In an effort to keep walnut prices from tumbling further downward, the Walnut Bargaining Association (WBA) is recommending a minimum price recommendation that will return at least 65 cents per pound back to growers. This price is based on in-shell Chandlers, Jumbo/Large, average quality.
“Our organization is concerned that walnut prices will continue to fall without some minimum price being suggested,” said Jonathan Field, Executive Director of the Walnut Bargaining Association (WBA), a grower cooperative that exists to ensure walnut farmers receive fair prices. “The WBA realizes there is ample carryover from 2021 which needs to be moved out prior to marketing new crop, but this should not be done at the expense of the current crop and production. We believe buyers are willing to pay more for walnuts and we’re urging handlers to move prices up from current levels.”
According to Field, current prices being offered by handlers will result in only 45 or 50 cents per pound going back to growers, which is substantially below break-even. The 65 cents per pound minimum grower return recommended by the WBA, means handler trade prices need to immediately increase from current levels to cover handling costs and margins.
Historically, handlers have published a minimum price for walnut exports in August. This didn’t happen in 2022 due to several unknowns surrounding the new crop and global supplies. The WBA will publish its official price recommendation for the 2022 crop after more is known about crop size and quality, worldwide production and the effect of the economy worldwide on prices, movement and utilization.
“The WBA Board feels strongly the current California crop will come in lighter than expected,” said Todd Ramos, a walnut grower from Winters who is chairman of the WBA. “As walnut harvest continues throughout the state, growers are reporting less volume and more damage from the excessive heat than what was expected before the announcement of the 2022 crop estimate. These factors will reduce overall tonnage.”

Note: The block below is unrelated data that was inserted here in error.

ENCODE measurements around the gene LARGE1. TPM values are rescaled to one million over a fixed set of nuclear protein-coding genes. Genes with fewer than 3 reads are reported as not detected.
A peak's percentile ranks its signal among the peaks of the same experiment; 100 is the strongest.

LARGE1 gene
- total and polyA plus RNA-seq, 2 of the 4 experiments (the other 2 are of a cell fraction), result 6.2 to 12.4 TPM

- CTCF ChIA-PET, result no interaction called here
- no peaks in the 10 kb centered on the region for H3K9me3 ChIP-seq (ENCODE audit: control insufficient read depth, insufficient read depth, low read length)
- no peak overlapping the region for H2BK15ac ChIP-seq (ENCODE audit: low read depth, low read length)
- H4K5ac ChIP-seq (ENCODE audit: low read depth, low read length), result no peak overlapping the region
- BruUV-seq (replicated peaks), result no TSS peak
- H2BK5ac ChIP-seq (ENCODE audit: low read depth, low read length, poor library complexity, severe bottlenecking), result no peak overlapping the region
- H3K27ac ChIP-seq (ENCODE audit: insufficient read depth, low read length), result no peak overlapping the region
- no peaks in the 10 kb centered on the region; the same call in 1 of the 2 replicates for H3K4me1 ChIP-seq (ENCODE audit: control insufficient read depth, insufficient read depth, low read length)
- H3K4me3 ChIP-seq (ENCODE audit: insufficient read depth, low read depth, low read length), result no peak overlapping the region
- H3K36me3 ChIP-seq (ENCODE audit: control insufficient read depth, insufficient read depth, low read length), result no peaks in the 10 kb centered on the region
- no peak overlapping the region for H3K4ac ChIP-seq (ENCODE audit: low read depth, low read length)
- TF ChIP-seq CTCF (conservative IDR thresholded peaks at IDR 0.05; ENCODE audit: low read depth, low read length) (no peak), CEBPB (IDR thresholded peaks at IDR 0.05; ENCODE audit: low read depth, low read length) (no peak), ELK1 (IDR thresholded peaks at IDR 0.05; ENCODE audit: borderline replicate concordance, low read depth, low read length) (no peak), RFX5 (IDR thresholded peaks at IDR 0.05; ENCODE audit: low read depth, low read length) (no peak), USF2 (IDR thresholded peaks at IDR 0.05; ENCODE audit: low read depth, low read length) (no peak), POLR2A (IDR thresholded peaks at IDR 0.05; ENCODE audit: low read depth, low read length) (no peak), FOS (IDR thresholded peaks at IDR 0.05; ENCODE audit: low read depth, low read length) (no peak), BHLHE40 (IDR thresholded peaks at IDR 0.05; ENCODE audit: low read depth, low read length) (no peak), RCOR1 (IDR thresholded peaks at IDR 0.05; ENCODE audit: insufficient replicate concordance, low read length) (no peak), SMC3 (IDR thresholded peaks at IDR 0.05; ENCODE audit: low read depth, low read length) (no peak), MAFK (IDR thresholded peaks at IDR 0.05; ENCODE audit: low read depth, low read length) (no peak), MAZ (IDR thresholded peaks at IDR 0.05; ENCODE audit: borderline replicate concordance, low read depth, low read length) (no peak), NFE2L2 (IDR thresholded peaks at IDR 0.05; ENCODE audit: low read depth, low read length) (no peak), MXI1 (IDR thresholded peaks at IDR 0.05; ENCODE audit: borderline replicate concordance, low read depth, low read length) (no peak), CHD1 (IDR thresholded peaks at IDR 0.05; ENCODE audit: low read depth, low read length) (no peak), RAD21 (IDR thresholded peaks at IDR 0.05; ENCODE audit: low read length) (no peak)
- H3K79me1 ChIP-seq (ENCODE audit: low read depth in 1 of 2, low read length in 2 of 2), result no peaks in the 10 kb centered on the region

“California walnut farmers are struggling with record inflation of production costs and severely depressed prices which make it impossible to be profitable,” continued Ramos. “The industry needs every handler to adhere to the minimum price point recommended by the WBA.”
The WBA is urging growers and handlers to work together to stabilize the market as much as possible. They suggest that payment schedules, advances, timing of payments and all mutually beneficial discussions take place as soon as possible.
The WBA recently launched a campaign to raise awareness about the benefits it provides to walnut growers by sharing information on prices walnut farmers receive from their handlers.
“The WBA collects only verifiable information on grower price,” said Field, “That’s why the pricing information collected by the WBA is considered the most accurate data available. It’s definitely more reliable than what growers hear at the coffee shop.”
The WBA hopes to gain new members so that they can collect even more accurate data.
“When additional walnut growers join the WBA, our grower pricing data becomes increasingly comprehensive and the better the WBA can help us get the highest price for our walnuts,” said Ramos. “The WBA understands by uniting together cooperatively with our handlers and marketers, we all stand the best chance for success.”
More information about the WBA can be found on their website. Growers interested in receiving sample reports and information from the WBA can sign up here.